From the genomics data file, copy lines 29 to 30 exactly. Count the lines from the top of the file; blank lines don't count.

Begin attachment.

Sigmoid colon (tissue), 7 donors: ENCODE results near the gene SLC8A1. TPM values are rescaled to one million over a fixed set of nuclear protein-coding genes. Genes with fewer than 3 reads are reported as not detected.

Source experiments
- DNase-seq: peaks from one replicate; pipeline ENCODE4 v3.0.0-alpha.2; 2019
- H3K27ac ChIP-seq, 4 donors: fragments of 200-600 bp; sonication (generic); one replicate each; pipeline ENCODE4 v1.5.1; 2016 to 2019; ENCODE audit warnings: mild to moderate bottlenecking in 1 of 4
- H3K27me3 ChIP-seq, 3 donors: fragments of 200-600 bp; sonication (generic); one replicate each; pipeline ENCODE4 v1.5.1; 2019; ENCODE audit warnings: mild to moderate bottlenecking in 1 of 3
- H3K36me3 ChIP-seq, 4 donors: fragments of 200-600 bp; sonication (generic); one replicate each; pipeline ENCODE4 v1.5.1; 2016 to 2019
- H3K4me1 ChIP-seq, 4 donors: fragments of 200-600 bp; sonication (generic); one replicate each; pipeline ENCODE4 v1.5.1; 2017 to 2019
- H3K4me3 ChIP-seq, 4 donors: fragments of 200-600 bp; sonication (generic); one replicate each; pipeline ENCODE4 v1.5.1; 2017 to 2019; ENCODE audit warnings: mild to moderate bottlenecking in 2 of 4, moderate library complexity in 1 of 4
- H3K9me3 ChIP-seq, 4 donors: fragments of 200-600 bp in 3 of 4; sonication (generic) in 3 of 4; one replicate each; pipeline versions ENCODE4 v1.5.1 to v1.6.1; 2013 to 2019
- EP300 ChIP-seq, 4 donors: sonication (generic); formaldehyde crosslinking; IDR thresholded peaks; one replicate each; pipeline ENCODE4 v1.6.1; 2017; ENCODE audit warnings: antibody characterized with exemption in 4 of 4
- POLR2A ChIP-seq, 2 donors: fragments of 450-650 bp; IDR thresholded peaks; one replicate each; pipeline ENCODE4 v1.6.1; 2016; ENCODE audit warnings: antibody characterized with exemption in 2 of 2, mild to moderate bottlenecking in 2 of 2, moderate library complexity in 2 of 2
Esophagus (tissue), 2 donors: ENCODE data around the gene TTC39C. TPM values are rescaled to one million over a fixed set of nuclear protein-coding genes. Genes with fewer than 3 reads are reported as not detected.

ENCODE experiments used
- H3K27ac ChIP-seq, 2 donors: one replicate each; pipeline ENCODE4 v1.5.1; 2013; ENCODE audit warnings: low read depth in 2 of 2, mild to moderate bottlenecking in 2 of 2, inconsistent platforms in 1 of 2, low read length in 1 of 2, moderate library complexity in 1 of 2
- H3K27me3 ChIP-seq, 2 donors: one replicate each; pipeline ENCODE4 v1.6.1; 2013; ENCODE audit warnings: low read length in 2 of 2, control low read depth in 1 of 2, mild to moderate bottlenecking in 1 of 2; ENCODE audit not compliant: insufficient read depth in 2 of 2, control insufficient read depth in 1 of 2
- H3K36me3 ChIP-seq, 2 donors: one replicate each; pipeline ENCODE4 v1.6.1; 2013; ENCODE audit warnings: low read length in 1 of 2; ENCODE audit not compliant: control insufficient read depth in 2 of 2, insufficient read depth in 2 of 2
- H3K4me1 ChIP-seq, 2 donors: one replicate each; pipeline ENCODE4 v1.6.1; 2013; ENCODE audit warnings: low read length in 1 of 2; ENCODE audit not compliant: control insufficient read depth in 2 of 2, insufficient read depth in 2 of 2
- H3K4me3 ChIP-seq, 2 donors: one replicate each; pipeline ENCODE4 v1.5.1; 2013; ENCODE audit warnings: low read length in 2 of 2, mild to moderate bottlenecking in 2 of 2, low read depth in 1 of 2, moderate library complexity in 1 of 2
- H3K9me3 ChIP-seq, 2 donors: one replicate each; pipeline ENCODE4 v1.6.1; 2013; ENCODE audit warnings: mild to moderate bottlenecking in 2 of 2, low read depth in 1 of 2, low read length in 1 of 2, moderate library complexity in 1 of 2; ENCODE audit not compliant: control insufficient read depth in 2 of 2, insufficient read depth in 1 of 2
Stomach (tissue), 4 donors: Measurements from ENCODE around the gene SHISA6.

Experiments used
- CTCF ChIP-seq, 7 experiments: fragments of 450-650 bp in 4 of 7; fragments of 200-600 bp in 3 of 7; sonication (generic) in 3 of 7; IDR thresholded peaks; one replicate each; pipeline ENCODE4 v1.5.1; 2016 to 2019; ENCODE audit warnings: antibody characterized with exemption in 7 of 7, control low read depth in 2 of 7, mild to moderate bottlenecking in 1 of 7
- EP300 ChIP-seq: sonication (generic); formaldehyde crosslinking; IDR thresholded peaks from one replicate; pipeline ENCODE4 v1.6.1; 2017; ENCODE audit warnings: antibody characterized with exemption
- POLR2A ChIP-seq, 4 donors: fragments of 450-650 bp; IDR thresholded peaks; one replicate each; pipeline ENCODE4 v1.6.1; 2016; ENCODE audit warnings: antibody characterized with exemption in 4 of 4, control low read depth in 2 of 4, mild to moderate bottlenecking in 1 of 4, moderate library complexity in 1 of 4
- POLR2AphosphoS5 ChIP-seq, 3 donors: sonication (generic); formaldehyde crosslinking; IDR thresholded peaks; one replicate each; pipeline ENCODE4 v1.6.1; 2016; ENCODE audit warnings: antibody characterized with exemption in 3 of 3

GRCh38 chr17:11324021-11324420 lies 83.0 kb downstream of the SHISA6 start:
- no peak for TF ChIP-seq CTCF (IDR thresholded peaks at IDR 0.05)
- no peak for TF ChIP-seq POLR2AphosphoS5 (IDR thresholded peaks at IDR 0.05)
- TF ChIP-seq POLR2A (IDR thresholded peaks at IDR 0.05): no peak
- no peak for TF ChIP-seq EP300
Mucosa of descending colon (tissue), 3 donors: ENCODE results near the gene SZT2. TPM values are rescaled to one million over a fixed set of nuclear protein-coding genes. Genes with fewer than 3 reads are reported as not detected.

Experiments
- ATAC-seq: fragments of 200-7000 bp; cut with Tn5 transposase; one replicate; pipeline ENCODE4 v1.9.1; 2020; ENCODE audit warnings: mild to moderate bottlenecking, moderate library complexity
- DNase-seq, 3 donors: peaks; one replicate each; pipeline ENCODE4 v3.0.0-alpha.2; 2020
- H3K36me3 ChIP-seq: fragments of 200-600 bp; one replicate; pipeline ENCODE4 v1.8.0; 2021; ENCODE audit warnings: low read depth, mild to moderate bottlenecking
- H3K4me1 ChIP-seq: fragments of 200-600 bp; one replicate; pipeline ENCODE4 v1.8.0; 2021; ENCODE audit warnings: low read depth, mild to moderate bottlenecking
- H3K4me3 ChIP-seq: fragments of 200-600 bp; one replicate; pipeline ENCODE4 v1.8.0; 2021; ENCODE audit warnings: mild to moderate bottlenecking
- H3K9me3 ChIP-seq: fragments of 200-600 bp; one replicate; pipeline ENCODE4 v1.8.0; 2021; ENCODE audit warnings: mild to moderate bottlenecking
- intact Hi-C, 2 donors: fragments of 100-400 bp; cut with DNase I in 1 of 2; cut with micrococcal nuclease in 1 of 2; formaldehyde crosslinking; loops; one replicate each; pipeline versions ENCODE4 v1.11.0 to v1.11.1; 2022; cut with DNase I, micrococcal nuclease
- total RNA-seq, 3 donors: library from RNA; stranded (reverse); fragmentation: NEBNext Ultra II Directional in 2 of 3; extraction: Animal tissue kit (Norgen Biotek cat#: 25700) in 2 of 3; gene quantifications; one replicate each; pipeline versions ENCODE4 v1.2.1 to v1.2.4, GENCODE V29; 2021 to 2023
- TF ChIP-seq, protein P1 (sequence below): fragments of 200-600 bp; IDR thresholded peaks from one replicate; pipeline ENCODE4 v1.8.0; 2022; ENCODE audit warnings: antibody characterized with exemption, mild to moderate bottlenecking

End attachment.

- TF ChIP-seq POLR2A (IDR thresholded peaks at IDR 0.05): no peak
- no peak for TF ChIP-seq EP300